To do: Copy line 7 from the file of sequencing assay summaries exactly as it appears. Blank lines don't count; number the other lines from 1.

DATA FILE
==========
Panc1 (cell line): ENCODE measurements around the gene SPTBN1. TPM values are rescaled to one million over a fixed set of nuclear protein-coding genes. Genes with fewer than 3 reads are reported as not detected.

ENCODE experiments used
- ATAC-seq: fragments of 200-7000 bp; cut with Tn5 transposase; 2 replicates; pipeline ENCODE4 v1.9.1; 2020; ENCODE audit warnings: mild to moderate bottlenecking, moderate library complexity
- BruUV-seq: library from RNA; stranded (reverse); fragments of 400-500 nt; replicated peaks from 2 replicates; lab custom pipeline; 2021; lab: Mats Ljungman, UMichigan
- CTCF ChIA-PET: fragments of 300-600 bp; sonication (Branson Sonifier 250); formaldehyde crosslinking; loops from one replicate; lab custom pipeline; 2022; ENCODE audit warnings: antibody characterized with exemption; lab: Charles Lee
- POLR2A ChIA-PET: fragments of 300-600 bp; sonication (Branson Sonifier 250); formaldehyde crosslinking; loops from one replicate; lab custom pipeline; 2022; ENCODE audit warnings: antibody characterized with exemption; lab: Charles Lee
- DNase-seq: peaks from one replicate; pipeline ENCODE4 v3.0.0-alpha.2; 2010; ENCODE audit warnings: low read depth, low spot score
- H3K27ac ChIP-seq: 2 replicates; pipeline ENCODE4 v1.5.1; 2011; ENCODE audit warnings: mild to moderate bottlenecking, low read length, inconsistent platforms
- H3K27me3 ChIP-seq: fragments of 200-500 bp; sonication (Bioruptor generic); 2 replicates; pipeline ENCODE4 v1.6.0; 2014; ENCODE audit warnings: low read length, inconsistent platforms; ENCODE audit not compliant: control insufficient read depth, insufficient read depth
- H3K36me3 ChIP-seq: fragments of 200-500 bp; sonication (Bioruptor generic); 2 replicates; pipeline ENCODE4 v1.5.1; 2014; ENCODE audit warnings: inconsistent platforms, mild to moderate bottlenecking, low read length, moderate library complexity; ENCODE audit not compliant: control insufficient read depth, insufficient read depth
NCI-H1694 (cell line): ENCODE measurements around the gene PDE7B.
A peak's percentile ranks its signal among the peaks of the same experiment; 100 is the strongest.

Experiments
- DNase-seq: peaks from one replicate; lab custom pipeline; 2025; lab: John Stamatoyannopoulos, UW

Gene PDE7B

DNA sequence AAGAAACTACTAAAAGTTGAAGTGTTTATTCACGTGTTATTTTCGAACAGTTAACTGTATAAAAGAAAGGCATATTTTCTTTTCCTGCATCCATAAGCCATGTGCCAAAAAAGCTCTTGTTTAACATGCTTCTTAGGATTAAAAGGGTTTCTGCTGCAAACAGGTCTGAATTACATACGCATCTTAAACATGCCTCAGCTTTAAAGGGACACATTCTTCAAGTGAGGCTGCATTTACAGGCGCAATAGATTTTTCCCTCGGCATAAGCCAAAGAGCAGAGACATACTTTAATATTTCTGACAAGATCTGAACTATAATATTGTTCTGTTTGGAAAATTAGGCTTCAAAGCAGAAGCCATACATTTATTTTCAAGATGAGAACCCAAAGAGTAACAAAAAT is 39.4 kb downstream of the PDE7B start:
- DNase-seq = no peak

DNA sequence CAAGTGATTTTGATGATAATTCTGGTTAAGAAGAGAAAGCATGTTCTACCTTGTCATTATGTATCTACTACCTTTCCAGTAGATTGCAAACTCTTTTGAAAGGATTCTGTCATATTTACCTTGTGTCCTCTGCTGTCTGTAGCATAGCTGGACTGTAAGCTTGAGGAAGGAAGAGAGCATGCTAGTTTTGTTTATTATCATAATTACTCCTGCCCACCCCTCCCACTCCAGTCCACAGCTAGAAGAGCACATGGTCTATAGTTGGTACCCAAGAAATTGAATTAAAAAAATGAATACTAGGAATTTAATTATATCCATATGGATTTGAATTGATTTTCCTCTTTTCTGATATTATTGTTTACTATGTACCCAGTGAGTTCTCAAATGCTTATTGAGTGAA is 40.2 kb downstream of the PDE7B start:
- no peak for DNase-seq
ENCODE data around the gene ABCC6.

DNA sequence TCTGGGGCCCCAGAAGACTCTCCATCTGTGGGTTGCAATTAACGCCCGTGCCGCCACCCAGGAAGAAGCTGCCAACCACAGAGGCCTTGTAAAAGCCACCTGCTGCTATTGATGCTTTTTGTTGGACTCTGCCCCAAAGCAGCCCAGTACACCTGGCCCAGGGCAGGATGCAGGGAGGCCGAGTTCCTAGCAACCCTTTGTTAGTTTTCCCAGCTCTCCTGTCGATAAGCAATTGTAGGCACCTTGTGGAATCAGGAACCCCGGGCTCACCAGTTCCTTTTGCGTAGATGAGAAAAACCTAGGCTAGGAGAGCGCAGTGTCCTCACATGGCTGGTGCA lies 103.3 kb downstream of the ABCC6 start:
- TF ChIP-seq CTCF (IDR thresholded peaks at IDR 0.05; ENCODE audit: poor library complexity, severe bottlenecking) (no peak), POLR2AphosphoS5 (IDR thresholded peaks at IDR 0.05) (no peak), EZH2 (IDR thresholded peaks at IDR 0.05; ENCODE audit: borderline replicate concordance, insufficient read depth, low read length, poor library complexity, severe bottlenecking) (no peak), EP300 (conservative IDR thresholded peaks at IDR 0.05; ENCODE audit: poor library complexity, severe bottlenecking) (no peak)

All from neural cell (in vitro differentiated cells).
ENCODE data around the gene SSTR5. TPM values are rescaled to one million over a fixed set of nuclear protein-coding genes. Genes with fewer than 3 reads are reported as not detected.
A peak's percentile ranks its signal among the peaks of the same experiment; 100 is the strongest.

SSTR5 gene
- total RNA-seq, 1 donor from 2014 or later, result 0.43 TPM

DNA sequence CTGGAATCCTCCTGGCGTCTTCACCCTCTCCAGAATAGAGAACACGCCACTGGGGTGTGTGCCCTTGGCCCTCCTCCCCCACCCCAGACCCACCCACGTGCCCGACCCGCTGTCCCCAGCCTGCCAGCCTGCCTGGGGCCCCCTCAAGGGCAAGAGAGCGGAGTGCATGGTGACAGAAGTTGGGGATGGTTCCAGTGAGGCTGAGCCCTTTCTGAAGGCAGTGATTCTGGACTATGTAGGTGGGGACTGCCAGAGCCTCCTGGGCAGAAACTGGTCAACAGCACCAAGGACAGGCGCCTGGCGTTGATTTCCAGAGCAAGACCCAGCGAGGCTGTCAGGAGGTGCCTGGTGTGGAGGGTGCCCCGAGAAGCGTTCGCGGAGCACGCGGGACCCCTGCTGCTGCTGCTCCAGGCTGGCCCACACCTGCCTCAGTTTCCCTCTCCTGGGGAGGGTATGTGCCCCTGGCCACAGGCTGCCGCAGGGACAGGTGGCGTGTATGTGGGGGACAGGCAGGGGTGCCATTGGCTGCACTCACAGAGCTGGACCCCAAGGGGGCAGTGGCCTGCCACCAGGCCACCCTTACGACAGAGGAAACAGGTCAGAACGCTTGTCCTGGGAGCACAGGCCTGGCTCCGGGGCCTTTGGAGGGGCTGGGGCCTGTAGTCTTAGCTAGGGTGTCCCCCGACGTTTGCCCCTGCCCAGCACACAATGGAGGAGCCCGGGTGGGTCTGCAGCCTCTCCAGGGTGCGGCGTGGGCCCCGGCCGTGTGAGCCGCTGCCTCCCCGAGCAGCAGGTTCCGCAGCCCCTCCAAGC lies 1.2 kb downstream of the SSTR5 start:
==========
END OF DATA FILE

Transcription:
- DNase-seq: peaks from one replicate; pipeline ENCODE4 v3.0.0-alpha.2; 2010; ENCODE audit warnings: low read depth, low spot score